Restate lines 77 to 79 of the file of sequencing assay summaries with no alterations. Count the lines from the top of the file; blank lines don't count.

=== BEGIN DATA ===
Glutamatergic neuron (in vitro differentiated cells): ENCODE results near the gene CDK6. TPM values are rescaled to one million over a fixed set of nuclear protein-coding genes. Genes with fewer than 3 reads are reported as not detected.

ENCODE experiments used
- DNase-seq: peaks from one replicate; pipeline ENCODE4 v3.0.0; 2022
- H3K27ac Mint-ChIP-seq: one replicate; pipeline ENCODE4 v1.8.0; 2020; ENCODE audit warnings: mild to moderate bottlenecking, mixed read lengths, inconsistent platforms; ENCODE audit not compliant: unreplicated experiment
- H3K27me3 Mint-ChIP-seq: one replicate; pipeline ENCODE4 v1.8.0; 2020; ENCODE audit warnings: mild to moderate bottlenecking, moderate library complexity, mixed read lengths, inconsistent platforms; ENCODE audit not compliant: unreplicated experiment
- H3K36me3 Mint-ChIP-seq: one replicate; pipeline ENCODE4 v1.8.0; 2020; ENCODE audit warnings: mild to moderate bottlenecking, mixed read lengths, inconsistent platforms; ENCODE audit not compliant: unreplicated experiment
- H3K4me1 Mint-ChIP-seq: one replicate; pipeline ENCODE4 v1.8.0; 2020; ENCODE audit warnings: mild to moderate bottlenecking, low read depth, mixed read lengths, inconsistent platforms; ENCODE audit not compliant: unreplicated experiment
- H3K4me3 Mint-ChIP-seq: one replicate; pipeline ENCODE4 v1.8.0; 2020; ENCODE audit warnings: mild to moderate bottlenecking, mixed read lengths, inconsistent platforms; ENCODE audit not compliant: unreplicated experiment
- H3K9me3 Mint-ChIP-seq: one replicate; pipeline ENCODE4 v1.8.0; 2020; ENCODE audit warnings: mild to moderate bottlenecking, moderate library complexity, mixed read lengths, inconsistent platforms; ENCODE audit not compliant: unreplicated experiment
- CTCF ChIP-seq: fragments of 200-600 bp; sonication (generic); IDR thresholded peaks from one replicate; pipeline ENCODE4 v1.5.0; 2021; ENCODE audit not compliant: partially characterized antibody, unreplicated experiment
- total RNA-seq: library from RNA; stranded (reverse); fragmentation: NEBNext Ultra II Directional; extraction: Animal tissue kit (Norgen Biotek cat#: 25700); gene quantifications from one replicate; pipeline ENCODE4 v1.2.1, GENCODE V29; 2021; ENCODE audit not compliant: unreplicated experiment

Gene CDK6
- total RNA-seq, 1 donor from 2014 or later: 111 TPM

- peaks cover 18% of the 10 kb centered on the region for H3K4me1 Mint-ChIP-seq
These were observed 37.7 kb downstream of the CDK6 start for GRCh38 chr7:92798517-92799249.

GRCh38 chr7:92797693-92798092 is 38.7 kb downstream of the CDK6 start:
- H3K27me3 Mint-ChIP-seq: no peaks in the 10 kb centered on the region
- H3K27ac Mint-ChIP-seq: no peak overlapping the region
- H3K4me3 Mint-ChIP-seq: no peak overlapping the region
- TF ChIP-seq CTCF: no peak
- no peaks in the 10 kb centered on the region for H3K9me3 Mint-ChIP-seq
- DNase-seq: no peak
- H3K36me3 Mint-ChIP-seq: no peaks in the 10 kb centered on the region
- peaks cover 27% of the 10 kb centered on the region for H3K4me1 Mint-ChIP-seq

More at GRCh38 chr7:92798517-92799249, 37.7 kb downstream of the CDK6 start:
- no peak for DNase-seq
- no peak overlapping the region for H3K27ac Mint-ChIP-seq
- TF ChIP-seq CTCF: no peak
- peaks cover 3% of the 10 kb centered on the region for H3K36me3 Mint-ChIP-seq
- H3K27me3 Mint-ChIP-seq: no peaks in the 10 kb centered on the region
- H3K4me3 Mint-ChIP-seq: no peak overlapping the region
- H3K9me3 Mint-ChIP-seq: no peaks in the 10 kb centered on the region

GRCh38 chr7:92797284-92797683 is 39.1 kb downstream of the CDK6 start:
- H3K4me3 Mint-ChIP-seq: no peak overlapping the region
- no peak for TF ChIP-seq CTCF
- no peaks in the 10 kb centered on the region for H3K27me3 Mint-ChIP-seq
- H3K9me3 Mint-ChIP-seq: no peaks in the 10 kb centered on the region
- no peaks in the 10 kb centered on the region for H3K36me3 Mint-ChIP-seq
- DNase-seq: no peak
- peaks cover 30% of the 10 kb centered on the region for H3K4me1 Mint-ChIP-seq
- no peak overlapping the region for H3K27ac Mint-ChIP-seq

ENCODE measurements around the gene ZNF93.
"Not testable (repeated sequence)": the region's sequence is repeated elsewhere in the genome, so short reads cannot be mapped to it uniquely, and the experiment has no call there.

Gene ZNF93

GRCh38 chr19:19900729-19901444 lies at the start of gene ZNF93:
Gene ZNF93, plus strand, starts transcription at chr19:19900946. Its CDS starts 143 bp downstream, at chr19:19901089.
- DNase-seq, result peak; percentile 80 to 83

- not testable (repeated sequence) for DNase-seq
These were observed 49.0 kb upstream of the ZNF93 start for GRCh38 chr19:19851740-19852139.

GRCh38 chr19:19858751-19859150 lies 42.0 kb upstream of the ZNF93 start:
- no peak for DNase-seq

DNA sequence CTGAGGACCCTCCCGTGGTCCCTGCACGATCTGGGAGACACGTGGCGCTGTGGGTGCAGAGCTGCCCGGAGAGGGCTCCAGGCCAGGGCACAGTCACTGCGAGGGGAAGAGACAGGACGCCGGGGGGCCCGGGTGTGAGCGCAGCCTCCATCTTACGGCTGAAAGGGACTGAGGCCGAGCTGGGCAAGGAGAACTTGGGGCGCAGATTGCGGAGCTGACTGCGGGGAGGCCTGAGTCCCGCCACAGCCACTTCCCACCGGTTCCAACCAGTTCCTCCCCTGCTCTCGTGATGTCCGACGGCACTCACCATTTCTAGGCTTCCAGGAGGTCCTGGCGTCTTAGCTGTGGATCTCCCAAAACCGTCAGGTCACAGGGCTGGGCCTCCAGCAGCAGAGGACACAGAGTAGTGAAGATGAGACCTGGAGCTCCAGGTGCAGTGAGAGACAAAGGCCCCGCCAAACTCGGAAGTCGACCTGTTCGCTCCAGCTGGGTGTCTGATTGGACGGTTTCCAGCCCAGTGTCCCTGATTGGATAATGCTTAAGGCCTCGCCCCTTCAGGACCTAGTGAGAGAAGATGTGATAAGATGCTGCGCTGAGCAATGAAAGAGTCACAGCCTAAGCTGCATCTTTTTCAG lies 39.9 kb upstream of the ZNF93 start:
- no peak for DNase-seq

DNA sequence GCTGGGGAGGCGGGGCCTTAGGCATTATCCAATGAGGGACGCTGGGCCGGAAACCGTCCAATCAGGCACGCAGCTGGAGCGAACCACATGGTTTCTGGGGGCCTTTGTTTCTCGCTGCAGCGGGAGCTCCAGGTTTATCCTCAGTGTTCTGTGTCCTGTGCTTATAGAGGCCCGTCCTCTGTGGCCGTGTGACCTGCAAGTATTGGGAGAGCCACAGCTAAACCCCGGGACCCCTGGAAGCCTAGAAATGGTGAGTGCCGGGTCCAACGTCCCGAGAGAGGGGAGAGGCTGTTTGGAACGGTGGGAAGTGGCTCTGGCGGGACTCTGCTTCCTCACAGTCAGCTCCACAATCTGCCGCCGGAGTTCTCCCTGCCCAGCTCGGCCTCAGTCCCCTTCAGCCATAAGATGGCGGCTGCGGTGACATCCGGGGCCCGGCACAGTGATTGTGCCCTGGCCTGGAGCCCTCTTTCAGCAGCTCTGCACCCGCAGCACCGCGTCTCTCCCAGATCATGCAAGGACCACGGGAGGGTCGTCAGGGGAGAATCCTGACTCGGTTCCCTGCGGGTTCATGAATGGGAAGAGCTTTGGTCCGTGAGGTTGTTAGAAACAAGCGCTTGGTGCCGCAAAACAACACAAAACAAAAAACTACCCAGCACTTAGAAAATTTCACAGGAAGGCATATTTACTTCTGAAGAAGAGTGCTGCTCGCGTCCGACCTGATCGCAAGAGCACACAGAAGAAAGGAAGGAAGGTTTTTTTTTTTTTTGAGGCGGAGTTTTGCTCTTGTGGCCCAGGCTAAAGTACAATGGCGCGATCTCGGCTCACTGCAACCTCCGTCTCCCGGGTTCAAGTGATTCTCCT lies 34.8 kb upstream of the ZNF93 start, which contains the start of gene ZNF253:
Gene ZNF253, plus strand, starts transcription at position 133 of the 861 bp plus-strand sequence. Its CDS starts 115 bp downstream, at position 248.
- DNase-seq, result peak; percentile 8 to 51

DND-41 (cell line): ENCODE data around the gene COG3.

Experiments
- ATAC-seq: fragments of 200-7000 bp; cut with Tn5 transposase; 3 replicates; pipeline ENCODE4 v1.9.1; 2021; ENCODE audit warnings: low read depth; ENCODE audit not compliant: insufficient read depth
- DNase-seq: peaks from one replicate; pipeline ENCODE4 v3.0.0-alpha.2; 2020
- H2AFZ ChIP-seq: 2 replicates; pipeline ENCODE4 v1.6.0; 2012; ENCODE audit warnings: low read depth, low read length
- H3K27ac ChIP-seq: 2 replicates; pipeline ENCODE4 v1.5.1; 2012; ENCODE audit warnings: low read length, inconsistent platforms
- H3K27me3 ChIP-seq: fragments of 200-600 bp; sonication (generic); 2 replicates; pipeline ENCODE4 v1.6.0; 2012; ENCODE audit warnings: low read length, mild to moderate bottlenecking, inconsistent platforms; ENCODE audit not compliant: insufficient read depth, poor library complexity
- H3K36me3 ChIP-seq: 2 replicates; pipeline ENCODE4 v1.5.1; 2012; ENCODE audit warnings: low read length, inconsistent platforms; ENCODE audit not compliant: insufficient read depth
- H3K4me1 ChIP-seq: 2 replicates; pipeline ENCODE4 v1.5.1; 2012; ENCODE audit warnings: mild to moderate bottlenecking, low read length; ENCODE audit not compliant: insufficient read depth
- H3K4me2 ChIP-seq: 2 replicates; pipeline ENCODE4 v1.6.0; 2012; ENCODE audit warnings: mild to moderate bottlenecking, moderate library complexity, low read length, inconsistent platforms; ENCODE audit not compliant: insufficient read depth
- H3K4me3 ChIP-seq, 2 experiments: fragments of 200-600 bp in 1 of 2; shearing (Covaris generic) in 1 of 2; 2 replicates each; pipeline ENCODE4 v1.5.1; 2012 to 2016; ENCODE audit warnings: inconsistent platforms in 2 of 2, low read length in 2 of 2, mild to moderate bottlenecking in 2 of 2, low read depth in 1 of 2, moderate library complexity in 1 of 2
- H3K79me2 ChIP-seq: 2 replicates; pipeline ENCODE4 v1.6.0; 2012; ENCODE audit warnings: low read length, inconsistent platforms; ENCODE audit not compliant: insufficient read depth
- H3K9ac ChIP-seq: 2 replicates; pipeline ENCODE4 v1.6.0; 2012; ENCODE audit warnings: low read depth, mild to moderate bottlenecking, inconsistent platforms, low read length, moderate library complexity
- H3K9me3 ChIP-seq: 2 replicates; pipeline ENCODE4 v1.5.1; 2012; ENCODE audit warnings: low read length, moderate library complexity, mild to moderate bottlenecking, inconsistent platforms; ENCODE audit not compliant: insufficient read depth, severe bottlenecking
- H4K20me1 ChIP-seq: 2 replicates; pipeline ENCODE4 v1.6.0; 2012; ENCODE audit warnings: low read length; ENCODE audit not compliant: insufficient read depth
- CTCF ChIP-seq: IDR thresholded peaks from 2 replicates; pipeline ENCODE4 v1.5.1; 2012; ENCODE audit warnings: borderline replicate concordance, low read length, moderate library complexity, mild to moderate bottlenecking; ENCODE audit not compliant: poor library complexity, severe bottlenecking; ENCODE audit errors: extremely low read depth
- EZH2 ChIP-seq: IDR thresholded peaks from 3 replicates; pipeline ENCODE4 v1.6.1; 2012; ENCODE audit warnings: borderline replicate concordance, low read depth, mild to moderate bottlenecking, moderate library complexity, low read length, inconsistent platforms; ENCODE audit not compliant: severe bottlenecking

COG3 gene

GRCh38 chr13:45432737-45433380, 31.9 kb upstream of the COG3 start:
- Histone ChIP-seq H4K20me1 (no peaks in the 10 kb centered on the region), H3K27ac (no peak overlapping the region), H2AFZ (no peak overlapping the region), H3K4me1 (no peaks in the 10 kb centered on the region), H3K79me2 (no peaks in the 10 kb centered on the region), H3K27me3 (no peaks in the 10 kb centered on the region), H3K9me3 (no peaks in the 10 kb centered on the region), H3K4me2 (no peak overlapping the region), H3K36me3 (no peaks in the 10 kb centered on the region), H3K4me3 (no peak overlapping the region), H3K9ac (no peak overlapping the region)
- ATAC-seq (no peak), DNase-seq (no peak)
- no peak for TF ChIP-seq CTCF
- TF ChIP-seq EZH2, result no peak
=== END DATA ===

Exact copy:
- ATAC-seq (no peak), DNase-seq (no peak)
- no peak for TF ChIP-seq CTCF
- TF ChIP-seq EZH2, result no peak